Thanks for setting aside time for us, Clem! Great seeing you as always! Until the next!

Friday, March 25, 2016

Clem in Manila 2016, Part I: Bar Pintxos, Tapas y Más.

February the past several years has been marked by California-based fellow wino's, Clem Nieto's, annual visit to Manila. This time, Clem had only 2 successive free nights in Metro Manila, so some of us Usual Suspects made sure to have dinner with him both those nights; the first one, the 25th February 2016, being at Miguel & Tinchu's Bar Pintxos, Tapas y Más (which everyone just calls "Pintxos").

L-R: Rene, Sanju, Clem, me, Alex, Cutie, & Catha.

For purposes of efficient drinking, we started early at 6pm; kicking the early evening off, as usual, with a couple of bottles of Ayala champagne, both courtesy of Alex:

NV Champagne Ayala Blanc de Blancs (no photo, unfortunately) - Edgy, nervy, appetizingly dry, racy; a rather linear, light-bodied champagne dominated by notably pure, keenly focused green apple & citrus, infused with a Chablis-esque white minerality.

2002 Champagne Ayala Cuvée Perle de Ayala Brut - Similarly pure, focused, crisp, vibrant and racy as the immediately above mentioned NV Blanc de Blancs, but obviously heftier, creamier, with more of a pronounced middle, creamier texture, and added notes of nuts and brioche.

Both bubblies were enjoyed with the first few pintxos of:

Fresh Tuna, Guindillas & Anchovy.
As we know Clem prefers lighter seafood dishes over heavier meat-based fare, almost the entire menu revolved around seafood.

Salmorejo with Scallop & Crisped Jamón Accent.

By then, a few of us had started on Alex's bottle of 2008 J-M Brocard Chablis Premier Cru Montée de Tonnerre which presented good freshness in its cold limestone & seashell laced green apple and Korean pear. A shade or two lighter than medium-bodied, with a nice roundness to the fruit.

Next was a platter of Miguel's more recent creations: Pintxos of Boquerónes, Uni (flown in fresh from Japan) & Caviar.

Clem then opened and shared his bottle of 2002 Champagne Piper-Heidieck Cuvée Rare - A broader, more expansive, riper style of bubbly compared to the two previous Ayalas, featuring creamy, softly-baked apples and pears with a touch of almond paste. Good complexity and heft. This went very nicely with the following heftier...

...Pintxo de Bacalao con Crema de Ajo, and...
...Gambas a la Plancha.

The Besugo a la Oriotarra bears special mention - a recipe taught to Miguel by our Basque friend, Javi Lecumberri (a.k.a., Xabi Lekunberri), who hails from San Sebastián. The fresh besugo is cooked in the style of Orio, a fishing village a short drive west (following the coastline) from San Sebastián (towards Getaria), its western perimeter on the river Oria. Incredibly succulent, moist, gently laced with olive oil, a bit of cooked vinegar, garlic and a bit of chili. Simplicity at its best. Loved it.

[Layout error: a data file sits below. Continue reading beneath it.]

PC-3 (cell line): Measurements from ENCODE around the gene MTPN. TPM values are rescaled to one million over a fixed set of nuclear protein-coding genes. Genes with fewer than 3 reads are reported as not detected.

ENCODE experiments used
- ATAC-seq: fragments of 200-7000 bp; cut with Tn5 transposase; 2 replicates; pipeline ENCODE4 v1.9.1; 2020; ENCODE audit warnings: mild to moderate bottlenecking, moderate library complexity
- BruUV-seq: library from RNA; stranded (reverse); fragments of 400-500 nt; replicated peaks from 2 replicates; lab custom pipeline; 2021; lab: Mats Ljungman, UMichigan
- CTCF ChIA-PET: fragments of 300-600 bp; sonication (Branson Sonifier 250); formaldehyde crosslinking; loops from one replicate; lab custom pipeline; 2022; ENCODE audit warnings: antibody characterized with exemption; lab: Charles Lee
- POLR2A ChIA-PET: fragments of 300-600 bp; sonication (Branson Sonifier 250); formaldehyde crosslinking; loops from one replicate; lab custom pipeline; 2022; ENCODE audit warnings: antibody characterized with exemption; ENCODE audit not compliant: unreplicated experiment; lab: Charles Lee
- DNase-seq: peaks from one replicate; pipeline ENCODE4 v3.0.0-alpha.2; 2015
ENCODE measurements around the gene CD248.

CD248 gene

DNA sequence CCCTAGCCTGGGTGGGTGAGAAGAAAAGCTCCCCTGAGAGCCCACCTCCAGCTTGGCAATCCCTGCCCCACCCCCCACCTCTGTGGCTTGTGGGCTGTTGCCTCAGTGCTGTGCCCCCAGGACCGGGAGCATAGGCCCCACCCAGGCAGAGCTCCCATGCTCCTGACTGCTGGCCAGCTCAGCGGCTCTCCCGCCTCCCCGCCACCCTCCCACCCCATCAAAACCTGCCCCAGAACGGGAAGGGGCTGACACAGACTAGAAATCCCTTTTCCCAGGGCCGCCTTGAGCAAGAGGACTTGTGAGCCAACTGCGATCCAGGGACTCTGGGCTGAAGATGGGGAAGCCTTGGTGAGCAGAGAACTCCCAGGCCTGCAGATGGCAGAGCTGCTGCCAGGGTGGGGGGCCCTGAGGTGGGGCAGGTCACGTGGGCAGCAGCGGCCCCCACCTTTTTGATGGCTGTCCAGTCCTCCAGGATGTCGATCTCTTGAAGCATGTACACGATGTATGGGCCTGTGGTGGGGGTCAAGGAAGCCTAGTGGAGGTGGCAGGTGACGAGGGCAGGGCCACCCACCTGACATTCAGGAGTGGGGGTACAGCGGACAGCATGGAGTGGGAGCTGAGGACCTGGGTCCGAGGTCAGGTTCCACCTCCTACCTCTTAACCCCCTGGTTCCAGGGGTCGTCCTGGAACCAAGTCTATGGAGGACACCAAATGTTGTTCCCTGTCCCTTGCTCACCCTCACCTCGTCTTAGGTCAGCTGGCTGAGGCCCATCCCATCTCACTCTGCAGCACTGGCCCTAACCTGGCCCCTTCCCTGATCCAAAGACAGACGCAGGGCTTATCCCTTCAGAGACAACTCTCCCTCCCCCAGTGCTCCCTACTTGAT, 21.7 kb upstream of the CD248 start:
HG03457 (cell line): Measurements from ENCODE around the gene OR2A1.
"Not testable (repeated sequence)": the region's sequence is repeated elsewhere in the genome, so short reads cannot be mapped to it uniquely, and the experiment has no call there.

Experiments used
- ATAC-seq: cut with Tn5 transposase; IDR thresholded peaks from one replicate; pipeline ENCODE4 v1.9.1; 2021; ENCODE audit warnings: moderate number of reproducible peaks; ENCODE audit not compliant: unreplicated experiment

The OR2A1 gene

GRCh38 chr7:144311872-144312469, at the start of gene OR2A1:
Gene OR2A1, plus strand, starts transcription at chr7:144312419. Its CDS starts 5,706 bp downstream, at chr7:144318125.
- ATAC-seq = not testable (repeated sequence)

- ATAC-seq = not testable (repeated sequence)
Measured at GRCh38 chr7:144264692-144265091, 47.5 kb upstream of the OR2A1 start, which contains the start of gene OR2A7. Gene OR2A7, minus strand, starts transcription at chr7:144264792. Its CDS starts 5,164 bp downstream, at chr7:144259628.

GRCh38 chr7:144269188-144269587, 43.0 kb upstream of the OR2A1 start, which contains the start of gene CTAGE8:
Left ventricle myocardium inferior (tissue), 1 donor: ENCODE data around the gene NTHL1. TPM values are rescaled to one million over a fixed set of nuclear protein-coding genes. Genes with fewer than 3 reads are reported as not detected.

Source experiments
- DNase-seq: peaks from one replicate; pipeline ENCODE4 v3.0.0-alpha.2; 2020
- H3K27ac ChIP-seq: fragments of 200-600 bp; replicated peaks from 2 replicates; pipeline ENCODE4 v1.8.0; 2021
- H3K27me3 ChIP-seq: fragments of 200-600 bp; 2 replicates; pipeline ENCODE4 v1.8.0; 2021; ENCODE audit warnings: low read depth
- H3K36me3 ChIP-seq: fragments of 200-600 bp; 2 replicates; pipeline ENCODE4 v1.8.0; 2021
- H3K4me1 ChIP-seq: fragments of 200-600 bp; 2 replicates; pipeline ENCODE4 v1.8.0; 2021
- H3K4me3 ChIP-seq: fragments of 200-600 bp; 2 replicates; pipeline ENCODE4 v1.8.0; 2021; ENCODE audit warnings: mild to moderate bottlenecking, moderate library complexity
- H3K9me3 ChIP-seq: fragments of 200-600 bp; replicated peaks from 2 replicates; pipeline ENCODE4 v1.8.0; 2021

Moving on to more substantial fare, we had a few orders of Huevos Estrellados con Patatas y Chistorra. This is one of the typical comfort dishes I favor in Bar Pintxos...

...and it went great with the delicious bottles of Russian River Blind Pig IPA that Clem brought along.

Bar Pintxos partner, Tinchu, proudly serves... of two huge dry-aged Chuletónes, served, as is traditional, with sides of fries and confited piquillo peppers. The beef was from Carnicería Asensio in San Sebastián, flown in for us by Xavi during his previous trip to Manila.

Clem looks a bit intimidated by the chuletón's size.

With the hearty beef course, we had some 2003 Bodegas López de Heredia Viña Tondonia Reserva (care of yours truly) - Notable riper, denser, lusher in fruit and fuller in body than the usual Viña Tondonia, the unusually hot vintage weather is obvious indeed. It is still quite primary, with just the merest hints of balsamico and the producer's distinctive oxidative style, but, to my mind, already enjoyable with a big, juicy steak.

I note that many other producers went a bit wild in oak exposure in this vintage (maybe because they figured the fruit could take it), but, in López de Heredia's case, it maintained its judiciousness as far as oak goes.

Meanwhile, Sanju had already opened his bottle of Sipsmith London Dry Gin, with which we had as many Gin-Tonics as the bottle allowed. I also shared a bottle of Monkey 47 Gin, but I forgot to take a photograph of it. Both bottles were gone by the evening's end.

The gang with chef-patrón Miguel (4th from right). ¡Salud!

Dinner done, we refused to call it a night; so, 5 of us intrepid imbibers made our way back to Alex's place (very near where Clem, Sanju & Cutie stay) for some Cuban cigars, cognac, single malts & more gin-tonics. I vaguely recall Clem got pretty smashed, so I made sure to get him back to his place before 2am (barely), so he could recuperate well for the following dinner.

Great night; great to see Clem again. Until the next (night)!